States’ Role in Limiting Inappropriate Use of Antipsychotic Meds in Nursing Homes

As nursing homes have moved away from using physical restraints, there is evidence that some institutions are substituting antipsychotic medications to sedate residents with behavior problems.

Why is this a dangerous and inappropriate practice?

Inappropriate use of antipsychotic drugs by nursing homes exposes elderly vulnerable people to increased risk of falls, delirium, stroke and death. In 2011, the Department of Health and Human Services inspector general testified before the Senate Aging Committee that antipsychotic drugs were being prescribed in “violation of nursing home quality and safety standards” including those concerning dose monitoring, indication for use and adverse effects. A recent AARP Bulletin article shared personal stories and the settlement of a recent class-action lawsuit.

Why is this cause for alarm? 

Antipsychotic drugs are indicated to treat schizophrenia and other psychotic disorders, but not for treatment of dementia-related psychosis. Despite FDA black box warnings against their use in older adults with dementia, the Centers for Medicare & Medicaid Services (CMS) and independent studies report that off-label use of these drugs is high among nursing home residents with dementia. During 2013, about 1 in 5 nursing home residents, primarily those with dementia, were prescribed antipsychotic medication. More than half of all nursing home residents have dementia and most experience behavioral and psychological symptoms of dementia (BPSD).

>> 12 Foods That Can Help You Sleep

Measuring the growing inappropriate use

The AARP Public Policy Institute (with support from the Commonwealth Fund and the SCAN Foundation) recently released the latest edition of a Scorecard report showing how well states deliver long-term services and supports. The Scorecard evaluates and ranks state performance across a broad range of measures. This edition dropped a previously reported nursing home physical restraint measure due to marked reduction in its use. The Scorecard replaced this measure with use of antipsychotic medications due to concerns that nursing homes inappropriately substituted so-called chemical restraints.

What the state Scorecard shows

The Scorecard found that inappropriate use of antipsychotic drugs varied widely across states, with almost a twofold difference in the percentage of residents receiving these medications among the top and bottom tier states (see bar graph). The Midwest and South regions of the United States had the greatest concentration of states with the highest percentage (22-28%) of nursing home residents who received an antipsychotic medication.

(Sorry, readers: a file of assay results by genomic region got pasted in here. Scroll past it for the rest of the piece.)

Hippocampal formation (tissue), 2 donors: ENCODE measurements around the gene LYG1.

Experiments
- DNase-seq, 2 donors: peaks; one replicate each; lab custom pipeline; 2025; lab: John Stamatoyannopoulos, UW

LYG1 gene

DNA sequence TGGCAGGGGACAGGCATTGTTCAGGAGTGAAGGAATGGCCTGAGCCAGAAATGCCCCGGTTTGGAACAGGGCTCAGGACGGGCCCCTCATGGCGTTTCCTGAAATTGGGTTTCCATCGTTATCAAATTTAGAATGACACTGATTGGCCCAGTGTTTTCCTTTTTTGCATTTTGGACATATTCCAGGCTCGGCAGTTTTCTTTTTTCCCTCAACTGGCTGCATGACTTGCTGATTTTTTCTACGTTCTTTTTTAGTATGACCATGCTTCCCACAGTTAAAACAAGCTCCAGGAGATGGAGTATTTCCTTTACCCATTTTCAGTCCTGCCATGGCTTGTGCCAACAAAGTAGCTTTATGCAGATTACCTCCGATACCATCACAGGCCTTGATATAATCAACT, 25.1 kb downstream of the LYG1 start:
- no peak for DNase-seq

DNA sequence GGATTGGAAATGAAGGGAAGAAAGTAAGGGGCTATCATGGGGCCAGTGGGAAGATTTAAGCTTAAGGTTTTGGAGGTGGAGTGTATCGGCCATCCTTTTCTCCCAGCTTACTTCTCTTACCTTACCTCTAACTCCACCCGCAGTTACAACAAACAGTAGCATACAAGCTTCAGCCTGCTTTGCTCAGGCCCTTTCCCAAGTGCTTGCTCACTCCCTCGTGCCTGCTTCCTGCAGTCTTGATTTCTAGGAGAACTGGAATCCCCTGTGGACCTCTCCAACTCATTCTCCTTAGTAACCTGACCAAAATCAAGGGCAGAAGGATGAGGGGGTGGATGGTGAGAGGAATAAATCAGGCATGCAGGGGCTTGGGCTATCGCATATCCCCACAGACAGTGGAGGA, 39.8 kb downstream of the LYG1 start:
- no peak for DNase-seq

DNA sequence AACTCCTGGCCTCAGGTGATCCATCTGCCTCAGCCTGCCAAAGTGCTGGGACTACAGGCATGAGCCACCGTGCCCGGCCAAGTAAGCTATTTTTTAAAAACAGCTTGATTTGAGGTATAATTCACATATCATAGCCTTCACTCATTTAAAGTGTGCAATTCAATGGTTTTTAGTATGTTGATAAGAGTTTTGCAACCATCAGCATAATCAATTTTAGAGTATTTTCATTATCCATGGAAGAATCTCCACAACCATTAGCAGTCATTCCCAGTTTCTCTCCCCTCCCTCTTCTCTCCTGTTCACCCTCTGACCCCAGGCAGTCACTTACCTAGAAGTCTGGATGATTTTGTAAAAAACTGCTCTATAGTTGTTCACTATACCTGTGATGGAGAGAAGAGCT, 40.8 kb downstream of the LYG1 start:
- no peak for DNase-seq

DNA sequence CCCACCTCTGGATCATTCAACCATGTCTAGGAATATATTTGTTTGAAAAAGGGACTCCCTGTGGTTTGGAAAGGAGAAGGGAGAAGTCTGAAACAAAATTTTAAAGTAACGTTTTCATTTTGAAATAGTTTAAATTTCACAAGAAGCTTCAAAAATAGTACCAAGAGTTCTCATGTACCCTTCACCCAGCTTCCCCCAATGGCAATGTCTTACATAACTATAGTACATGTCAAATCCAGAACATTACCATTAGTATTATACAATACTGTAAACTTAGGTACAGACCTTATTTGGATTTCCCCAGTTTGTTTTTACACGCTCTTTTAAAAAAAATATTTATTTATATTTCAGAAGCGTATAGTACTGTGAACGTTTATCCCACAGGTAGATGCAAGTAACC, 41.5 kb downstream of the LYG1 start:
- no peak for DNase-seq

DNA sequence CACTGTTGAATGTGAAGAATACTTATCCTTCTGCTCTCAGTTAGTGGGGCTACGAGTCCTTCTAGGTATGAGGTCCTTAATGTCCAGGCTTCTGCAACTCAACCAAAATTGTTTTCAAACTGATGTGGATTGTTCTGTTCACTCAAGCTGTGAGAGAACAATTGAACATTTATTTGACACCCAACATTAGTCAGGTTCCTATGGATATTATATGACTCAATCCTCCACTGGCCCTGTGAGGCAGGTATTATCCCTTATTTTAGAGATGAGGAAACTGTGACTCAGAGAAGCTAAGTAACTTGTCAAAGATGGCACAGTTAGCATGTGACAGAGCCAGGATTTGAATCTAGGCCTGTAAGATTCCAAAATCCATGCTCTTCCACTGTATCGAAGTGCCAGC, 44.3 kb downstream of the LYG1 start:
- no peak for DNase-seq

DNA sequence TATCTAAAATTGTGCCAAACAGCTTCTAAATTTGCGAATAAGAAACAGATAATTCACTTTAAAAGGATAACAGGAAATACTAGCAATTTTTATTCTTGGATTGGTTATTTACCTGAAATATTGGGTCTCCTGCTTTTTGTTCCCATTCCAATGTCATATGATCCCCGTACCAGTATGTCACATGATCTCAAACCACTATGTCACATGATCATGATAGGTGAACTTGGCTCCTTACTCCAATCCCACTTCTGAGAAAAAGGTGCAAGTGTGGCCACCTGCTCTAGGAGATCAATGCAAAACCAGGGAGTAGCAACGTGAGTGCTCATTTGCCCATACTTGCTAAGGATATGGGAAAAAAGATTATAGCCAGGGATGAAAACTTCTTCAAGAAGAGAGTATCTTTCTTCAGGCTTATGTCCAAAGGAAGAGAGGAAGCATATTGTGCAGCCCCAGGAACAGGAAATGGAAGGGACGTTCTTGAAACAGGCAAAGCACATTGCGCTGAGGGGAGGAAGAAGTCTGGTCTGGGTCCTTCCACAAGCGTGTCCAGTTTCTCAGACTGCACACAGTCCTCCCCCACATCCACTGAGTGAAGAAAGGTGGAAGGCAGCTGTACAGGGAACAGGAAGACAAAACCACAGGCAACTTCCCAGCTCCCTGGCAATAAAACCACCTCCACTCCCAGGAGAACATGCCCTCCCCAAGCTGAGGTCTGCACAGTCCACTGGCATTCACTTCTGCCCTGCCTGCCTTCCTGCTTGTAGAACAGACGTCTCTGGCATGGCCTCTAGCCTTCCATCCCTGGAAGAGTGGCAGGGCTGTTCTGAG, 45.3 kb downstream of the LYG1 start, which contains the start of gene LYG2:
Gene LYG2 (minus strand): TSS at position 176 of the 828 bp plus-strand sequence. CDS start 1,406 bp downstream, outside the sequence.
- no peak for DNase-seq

Wide State Variation in Use of Off-Label Antipsychotic Medications Among Nursing Home Residents

Percent of long-stay nursing home residents who receive antipsychotic medication

 

What can/should be done

All states must work to eliminate inappropriate use of antipsychotic drugs. Quality initiatives are under way through partnerships with CMS, state-based coalitions and grass-root efforts to change “staff convenience” practices of medicating people to treat BPSD. Alternatives include person-centered care, nonpharmacological approaches to dementia care and use of environmental modifications.

>> Get discounts on health services with your AARP Member Advantages.

Some states have implemented programs to train nursing home staff on appropriate use of antipsychotic drugs. Colorado added an antipsychotic medication quality measure to its nursing home Pay-for-Performance quality incentive program. Providers receive a higher Medicaid reimbursement for fulfilling quality metrics. Cultural arts and regular dance and expressive movement therapy have gained attention for their potential to generate social and behavior changes among people with dementia. As the population with dementia grows, we need effective solutions to improve quality of care for those who live in nursing homes.

 

KathleenKathleen Ujvari is a policy research senior analyst with the AARP Public Policy Institute, where she works on long-term services and supports research. She has an MBA and a Master of Science degree in health systems management.

 

 

 

 

 

Also of Interest

 

See the AARP home page for deals, savings tips, trivia and more

 

0 comments